What is a Credit Union and How to Find One

Credit unions are co-operatives that provide loans and savings accounts to members, and your employer or trade union may have an affiliation or you can search for one online.

Ruth Jackson-Kirby 18 November 2020

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Credit unions offer loans and savings accounts to their members. They can be a great alternative to mainstream lenders and high street banks.

What is a credit union?

Credit unions are co-operatives that provide financial products to their members. That means if you become a member of a credit union you can borrow money from it or open a savings account.

Credit unions are owned by their members and so they aren’t focused on providing profits or dividends to external investors. Instead, the aim of a credit union is to provide the best service to its members. This can be particularly helpful if you have previously struggled to open an account from a traditional bank or building society.

There are now more than 400 credit unions across the UK providing loans and savings accounts to more than 2 million members. Credit unions remain fairly small in the UK, but in other countries they are far more popular. In Ireland, for example, more than 70% of the population belongs to a credit union.

What services do credit unions offer?

Credit unions have three main purposes that dictate the services they offer:

  • Providing loans at low rates to members.
  • Encouraging members to save.
  • Giving financial advice and assistance to members.

At the very minimum, credit unions offer loans and savings accounts to members. But many offer a whole lot more including children’s savings accounts, prepaid debit cards, insurance, current accounts and ISAs, and a few even offer mortgages.

Loans from a credit union

If you are a member of a credit union, you can apply to borrow money from it. The rates are usually very good as the credit union doesn’t need to make money for shareholders. There is also a cap on how much interest they can charge. The limit is 3% a month, or 42.6% APR, in all of the UK except for Northern Ireland where the cap is 1% a month (12.9%APR).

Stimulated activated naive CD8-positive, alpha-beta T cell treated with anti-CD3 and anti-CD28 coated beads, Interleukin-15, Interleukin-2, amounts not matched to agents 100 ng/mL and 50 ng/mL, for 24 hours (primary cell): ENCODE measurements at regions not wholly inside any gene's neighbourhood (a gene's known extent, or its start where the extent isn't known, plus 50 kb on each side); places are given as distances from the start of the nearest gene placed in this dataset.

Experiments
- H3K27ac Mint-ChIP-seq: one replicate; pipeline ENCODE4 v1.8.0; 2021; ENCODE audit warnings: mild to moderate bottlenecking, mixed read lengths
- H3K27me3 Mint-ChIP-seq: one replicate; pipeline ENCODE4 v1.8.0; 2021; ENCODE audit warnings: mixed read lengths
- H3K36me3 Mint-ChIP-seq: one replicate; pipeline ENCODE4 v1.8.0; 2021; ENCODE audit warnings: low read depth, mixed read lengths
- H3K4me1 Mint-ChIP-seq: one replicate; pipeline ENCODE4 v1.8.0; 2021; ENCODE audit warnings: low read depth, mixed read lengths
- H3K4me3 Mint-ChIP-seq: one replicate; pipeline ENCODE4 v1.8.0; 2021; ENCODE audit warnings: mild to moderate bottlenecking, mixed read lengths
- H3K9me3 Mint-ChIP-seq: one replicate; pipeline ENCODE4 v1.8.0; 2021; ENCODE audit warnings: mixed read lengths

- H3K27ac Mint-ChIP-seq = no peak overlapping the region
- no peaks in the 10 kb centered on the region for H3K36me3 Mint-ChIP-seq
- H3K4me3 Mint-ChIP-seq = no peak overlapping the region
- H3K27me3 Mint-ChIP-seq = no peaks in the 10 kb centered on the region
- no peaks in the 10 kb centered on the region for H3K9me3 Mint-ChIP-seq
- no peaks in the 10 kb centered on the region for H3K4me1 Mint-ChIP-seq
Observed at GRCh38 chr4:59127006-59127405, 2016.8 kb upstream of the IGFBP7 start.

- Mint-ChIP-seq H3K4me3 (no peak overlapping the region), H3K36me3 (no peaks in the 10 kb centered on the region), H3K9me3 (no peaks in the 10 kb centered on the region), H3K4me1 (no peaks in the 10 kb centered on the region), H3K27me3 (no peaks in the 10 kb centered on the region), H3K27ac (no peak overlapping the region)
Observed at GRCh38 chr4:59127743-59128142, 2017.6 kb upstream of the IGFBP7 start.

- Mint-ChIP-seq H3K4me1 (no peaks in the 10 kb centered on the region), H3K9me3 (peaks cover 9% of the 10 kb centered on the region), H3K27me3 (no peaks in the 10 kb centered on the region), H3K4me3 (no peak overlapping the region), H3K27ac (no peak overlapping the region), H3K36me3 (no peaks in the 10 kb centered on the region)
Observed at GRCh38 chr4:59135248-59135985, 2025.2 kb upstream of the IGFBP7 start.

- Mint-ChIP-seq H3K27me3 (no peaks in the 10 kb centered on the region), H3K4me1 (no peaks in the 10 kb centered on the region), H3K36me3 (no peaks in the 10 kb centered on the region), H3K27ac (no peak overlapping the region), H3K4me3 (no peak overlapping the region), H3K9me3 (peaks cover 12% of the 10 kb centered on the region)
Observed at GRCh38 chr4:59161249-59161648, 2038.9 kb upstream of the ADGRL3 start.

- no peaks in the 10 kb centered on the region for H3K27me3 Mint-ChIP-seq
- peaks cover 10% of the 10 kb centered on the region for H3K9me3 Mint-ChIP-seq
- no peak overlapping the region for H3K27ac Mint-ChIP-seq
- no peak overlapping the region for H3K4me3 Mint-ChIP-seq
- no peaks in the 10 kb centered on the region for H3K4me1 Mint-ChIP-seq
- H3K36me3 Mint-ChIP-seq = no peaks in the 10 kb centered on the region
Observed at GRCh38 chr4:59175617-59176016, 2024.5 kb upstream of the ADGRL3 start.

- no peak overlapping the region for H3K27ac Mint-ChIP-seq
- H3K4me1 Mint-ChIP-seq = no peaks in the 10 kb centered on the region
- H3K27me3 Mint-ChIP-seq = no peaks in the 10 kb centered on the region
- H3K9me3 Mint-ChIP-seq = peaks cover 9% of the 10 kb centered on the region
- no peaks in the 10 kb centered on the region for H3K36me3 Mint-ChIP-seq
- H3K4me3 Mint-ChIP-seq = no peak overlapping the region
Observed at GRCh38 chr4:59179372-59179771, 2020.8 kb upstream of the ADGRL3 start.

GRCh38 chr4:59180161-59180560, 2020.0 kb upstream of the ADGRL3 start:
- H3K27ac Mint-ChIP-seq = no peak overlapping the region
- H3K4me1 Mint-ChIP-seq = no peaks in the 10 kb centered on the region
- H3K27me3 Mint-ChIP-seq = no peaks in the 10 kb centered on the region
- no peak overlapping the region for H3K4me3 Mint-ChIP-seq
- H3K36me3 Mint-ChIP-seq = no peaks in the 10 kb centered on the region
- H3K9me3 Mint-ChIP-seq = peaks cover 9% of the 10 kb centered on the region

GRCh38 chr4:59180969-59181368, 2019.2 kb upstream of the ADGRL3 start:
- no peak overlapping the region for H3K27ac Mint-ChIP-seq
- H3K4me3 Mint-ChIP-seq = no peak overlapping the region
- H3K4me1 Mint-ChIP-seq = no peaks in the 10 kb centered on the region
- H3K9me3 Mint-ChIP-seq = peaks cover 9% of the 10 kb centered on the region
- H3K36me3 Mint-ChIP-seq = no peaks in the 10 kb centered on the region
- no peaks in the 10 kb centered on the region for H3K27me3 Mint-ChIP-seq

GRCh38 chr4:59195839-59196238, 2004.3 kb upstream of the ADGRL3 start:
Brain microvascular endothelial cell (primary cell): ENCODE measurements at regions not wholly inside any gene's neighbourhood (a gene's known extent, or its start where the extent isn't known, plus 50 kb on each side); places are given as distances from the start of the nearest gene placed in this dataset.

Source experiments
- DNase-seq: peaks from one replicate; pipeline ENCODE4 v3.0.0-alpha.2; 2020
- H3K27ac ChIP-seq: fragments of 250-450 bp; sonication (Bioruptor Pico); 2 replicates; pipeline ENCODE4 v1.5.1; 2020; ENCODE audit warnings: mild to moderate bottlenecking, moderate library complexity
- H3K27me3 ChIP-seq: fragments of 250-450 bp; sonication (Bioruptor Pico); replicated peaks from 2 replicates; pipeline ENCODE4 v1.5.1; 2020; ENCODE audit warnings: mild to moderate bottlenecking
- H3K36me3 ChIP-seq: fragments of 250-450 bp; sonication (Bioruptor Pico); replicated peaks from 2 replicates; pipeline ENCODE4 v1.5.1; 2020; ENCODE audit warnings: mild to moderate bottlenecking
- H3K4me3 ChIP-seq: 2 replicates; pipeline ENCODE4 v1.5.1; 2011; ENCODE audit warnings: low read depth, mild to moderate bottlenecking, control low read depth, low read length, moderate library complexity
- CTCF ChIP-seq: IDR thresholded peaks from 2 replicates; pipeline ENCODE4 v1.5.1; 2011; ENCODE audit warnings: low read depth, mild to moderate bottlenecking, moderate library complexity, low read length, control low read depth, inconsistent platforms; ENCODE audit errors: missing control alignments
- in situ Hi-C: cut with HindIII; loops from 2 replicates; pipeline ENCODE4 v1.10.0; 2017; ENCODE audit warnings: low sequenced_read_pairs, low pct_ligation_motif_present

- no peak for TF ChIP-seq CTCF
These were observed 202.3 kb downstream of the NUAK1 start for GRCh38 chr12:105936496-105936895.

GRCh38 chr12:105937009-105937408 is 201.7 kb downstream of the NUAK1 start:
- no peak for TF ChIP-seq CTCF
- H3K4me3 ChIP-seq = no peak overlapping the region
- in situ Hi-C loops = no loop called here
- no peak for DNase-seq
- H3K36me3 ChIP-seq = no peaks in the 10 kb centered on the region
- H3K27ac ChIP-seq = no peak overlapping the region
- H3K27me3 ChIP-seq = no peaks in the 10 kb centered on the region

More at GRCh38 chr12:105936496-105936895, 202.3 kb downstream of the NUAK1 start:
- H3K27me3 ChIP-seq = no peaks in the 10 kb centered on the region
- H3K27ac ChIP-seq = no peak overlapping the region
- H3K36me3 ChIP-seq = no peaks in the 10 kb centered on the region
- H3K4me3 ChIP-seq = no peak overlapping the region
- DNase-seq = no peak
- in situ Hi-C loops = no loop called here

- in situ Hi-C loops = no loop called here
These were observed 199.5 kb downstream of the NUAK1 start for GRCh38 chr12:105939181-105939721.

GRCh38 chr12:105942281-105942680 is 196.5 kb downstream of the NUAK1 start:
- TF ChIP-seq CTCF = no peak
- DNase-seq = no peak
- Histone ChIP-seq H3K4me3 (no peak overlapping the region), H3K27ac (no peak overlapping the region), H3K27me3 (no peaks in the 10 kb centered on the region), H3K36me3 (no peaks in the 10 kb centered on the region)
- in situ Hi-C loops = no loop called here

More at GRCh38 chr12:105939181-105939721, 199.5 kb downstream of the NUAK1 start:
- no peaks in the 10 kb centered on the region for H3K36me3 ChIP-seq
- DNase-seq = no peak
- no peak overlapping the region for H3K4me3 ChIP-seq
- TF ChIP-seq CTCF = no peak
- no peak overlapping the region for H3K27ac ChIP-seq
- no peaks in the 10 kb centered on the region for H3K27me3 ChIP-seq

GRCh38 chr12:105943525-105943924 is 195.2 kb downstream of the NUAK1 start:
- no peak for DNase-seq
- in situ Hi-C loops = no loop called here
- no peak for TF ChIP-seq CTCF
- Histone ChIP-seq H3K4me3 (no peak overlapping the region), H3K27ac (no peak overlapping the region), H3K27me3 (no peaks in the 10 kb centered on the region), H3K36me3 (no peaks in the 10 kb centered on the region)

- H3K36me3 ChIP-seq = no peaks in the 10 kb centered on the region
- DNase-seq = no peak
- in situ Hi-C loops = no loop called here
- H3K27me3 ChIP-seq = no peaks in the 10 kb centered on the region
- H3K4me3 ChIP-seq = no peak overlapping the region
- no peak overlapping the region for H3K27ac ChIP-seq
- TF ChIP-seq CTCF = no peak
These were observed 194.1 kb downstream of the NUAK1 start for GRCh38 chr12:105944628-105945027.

Before you can apply for a loan from a credit union some will need you to have saved with them for a set period of time. This isn’t the case with all credit unions though, with some accepting loan applications from new members.

Because credit unions exist to help their members, credit union members might find more favourable rates with their credit union, giving them lower repayments.

You can usually borrow smaller unsecured loans for up to five years, or larger loans secured against your home or your car can be repaid over 10 or even 25 years.

An added benefit of a credit union loan is they come with free life insurance to cover the debt. This means if you die before you finish repaying your loan the life insurance will clear what you owe.

Saving with a credit union

Credit unions offer a variety of savings options. The type of account you can open will depend on what your credit union offers. Most offer simple easy access savings accounts, but there may be alternatives with higher returns such as fixed-rate bonds.

You may earn interest on savings as you would with a conventional savings account, but you are more likely to receive an annual dividend, which is a share of the credit union’s profits. The size of the payout will depend on how well the credit union has performed, and the more you save, the greater the share of the dividend you are likely to receive.

On top of offering interest or a dividend, many credit unions include free life insurance with their savings accounts. This means if you die your savings could be increased by an insurance pay out and then passed on to your beneficiaries.

Where to find a credit union

Members of a credit union will always have something in common. This could be:

  • You live in the same area.
  • You work for the same employer.
  • You belong to the same trade union, church or association.

Your employer, trade union or any group that you are a member of may be able to tell you if they are associated with a credit union. Otherwise the easiest way to find one is to search online.

How to join a credit union

Once you have found a credit union that you are eligible to become a member of, you will need to contact them to find out about the joining process.

How safe are credit unions?

Credit unions are regulated by the Prudential Regulatory Authority and the Financial Conduct Authority.

Savings up to £85,000 are protected by the Financial Services Compensation Scheme (FSCS), which means if the credit union fails you would get your money back.

About the author:

Ruth is a freelance journalist with 15 years of experience writing for national newspapers, magazines and websites. Specialising in savings, investments, pensions and property. Read more

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